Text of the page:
OpinionIran in the World PressAnalysis: one sanction that might work

Analysis: one sanction that might work

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ImageThe Times: There is probably only one sanction that could bring Iran to its knees and stop Tehran developing a nuclear weapon. Time is running out — but that sanction is not even on the table in talks at the United Nations. The Times

James Bone

ImageThere is probably only one sanction that could bring Iran to its knees and stop Tehran developing a nuclear weapon. Time is running out — but that sanction is not even on the table in talks at the United Nations.

A blanket ban on Iran’s import of refined petroleum products would target the Islamic Republic’s Achilles’ heel. Iran has the world’s second largest proven oil reserves, at around 11 per cent of the global total. Its lack of oil refineries means, however, that it imports about 40 per cent of its refined petroleum products — so an import ban would starve the country of petrol.

Both chambers of the US Congress have passed legislation targeting Iran’s petrol imports, though the two versions need to be reconciled in a conference between House and Senate, and then to be signed by the President.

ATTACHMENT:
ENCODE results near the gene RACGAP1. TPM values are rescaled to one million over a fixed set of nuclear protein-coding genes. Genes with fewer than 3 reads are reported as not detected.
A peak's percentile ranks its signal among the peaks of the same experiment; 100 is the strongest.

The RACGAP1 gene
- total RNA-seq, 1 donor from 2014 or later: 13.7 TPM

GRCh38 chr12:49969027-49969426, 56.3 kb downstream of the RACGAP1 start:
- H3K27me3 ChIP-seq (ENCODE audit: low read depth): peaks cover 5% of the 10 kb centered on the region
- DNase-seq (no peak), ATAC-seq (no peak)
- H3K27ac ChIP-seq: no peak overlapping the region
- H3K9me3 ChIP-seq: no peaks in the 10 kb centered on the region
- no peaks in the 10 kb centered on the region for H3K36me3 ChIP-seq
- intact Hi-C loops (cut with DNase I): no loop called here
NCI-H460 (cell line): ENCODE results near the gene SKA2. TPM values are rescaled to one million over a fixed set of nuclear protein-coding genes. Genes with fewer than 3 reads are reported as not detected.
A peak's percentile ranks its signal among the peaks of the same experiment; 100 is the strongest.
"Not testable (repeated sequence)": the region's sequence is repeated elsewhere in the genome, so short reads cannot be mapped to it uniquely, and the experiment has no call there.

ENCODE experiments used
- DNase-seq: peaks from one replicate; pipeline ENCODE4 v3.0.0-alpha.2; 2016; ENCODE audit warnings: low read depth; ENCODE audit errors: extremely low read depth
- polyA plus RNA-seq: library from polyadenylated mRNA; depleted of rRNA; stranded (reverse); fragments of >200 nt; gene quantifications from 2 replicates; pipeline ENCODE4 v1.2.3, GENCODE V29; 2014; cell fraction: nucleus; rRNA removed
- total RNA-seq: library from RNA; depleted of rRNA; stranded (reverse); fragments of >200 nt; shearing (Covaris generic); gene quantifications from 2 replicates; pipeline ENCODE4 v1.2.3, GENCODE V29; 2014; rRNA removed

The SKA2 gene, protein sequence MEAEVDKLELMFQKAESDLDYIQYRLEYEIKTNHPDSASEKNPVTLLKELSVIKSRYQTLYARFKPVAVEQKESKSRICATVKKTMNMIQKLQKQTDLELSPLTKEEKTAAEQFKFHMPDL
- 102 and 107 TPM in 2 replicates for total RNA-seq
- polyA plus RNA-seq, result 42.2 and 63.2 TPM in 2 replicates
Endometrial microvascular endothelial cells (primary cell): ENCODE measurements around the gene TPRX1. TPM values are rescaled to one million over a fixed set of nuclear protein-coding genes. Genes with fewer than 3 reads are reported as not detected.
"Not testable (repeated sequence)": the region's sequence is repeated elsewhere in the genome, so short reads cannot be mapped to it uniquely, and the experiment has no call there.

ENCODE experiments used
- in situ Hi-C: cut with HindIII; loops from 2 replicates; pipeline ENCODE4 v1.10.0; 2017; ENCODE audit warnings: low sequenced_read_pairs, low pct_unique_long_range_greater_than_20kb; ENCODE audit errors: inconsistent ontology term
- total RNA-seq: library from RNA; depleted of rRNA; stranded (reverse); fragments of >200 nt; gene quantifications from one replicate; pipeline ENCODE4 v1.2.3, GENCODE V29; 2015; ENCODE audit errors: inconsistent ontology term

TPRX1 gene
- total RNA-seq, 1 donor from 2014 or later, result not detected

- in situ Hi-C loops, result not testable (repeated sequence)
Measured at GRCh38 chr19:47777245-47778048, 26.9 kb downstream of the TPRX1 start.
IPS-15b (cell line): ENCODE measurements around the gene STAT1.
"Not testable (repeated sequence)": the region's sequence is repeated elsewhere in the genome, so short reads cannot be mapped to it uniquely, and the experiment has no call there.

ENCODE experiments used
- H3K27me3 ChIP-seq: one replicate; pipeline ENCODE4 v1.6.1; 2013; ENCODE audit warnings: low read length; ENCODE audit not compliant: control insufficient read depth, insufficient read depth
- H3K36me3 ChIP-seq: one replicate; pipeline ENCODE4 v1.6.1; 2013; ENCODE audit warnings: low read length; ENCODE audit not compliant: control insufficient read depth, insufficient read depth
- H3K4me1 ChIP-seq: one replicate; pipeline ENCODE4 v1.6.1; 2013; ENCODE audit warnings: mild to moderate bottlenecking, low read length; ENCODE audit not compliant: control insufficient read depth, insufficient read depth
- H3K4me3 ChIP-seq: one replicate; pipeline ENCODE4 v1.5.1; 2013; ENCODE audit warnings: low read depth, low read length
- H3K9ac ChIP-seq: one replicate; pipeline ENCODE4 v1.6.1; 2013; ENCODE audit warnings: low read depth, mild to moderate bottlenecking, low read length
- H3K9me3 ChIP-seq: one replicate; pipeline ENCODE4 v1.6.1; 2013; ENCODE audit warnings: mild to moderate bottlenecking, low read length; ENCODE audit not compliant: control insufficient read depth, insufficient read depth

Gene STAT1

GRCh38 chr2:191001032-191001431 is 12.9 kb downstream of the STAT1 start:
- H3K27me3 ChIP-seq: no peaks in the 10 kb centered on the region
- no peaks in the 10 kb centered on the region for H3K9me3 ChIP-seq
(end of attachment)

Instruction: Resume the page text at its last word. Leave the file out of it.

But such sanctions will work only if every nation is bound by them. At the United Nations, which remains the only body with power to impose truly global sanctions, diplomats are not discussing a ban.

Despite Hillary Clinton’s brave talk of “crippling sanctions,” even Western powers shy away from a UN embargo that could hurt the Iranian population. The US has prepared a confidential “wish list” for a fourth round of UN sanctions. It includes the power to seize Iranian ships caught smuggling banned weapons components, a comprehensive arms embargo, and a total boycott of the Revolutionary Guards. But the only measures targeting the energy sector are curbs on new investment in Iran’s oil and natural gas industries.

Ambassadors from Britain, France, Germany, Russia, China and the United States — known as the “E3+3” — are due to resume negotiations today in New York. But China and Russia have already said no to most of the US proposals.

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